Monday, January 25, 2016

Opinion: Were US sailors 'spoofed' into Iranian waters?

A riverine patrol boat from Costal Riverine Squadron 2 escorts the guided-missile cruiser USS Bunker Hill (CG 52) while in the Arabia Gulf in this November 15, 2014 handout photo, provided by the U.S. Navy, January 12, 2016.
Ten sailors aboard two U.S. Navy riverine patrol boats were seized by Iran in the Gulf on Tuesday, and Tehran told the United State the crew members would be promptly returned, according to U.S. Officials.
REUTERS/Mass Communication Specialist 1st Class LaTunya Howard/U.S. Navy/Handout via Reuters

From CSMonitor by Dana A. Goward

In 2011, Iran spoofed – or faked – Global Positioning System signals to send a CIA drone off course.

Did it do the same to trick Navy vessels into Iranian waters?

As images of captured American sailors competed with those of the President Obama during the State of the Union address Tuesday, viewers across the world asked: "How could this happen?"
The world’s most powerful nation with the most advanced navy had been embarrassed on the same day as the president's speech.

After a series of other implausible explanations, the Department of Defense settled on the explanation that the crews on both boats "misnavigated."
That in the middle of their trip between Kuwait and Bahrain the two boats accidentally went more than 50 miles out of their way to venture into Iranian waters.
But were they really that poorly trained and inattentive?
Is the navigation equipment in the world’s best navy that poor?
And was it just a coincidence it all happened on the day of the president’s address?
Or was something much more deliberate – and potentially troubling – to blame?

Iran has demonstrated in the past that it has the capability – and the will – to exploit a critical and broad vulnerability in our key navigation system – the Global Positioning System, or GPS.
In 2011, Iran manipulated GPS systems on a CIA surveillance drone to send it off course and capture it.

Now, at a time when elements in Iran are feeling their power and prestige diminish after Tehran agreed to the US-led pact to limit the country's nuclear program, the Islamic Republic could once again flex its muscles and show it has the wherewithal to toy with nearby Navy crews.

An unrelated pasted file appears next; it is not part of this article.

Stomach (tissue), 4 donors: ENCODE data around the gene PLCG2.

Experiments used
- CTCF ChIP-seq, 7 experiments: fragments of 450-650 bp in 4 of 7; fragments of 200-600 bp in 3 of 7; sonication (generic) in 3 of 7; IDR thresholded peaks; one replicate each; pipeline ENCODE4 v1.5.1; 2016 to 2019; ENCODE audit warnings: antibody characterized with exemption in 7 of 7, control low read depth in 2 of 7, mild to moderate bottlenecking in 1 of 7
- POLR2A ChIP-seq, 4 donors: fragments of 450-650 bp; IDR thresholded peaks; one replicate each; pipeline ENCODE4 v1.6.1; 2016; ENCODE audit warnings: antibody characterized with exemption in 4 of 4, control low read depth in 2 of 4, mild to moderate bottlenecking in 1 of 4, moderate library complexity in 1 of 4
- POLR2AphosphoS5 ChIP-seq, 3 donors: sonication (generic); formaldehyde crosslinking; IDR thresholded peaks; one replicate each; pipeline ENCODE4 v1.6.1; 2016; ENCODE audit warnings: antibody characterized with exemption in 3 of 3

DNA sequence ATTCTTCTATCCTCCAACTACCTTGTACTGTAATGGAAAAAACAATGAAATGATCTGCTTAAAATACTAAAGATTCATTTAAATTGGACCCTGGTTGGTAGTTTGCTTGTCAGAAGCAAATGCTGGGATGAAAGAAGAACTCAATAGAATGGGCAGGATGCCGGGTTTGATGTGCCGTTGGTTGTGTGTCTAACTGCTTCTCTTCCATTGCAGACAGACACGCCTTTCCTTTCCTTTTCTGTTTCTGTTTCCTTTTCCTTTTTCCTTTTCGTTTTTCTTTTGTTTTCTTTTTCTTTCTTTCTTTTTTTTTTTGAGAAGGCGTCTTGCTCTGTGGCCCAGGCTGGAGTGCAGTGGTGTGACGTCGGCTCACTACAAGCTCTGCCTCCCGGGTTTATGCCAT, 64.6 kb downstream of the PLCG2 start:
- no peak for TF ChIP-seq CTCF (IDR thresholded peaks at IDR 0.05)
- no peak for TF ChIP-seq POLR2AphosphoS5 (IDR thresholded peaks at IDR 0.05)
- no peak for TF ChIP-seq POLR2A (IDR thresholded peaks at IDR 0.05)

And, as the US government is well aware, the GPS network that both drivers and sailors rely on remains vulnerable to attacks.
Powered by solar panels and some 12,000 miles above the earth, GPS satellites broadcast very weak signals that are easy to block or jam.
Over the past few years, illegal jamming by criminals and terrorists trying to hide their whereabouts has become an increasing threat to those signals.
But perhaps more worrisome, GPS signals and receivers can also be spoofed, or faked.
This involves the spoofer sending a bogus signal that can fool GPS receivers, allowing the attacker to trick the device into thinking it's in another location.
Iran claims to have used that technique in 2011 to redirect a CIA surveillance drone from Afghanistan.
Their claim was credible at the time as they clearly had possession of the undamaged drone.

 Demonstration of a Remote Unmanned Aerial Vehicle Hijacking via GPS Spoofing
Military Global Positioning System (GPS) signals have long been encrypted to prevent counterfeiting and unauthorized use.
Civil GPS signals, on the other hand, were designed as an open standard, freely-accessible to all. These virtues have made civil GPS enormously popular, but the transparency and predictability of its signals give rise to a dangerous weakness: they can be easily counterfeited, or spoofed. Like Monopoly money, civil GPS signals have a detailed structure but no built-in protection against counterfeiting.
Civil GPS is the most popular unauthenticated protocol in the world.
The vulnerability of civil GPS to spoofing has serious implications for civil unmanned aerial vehicles, or UAVs.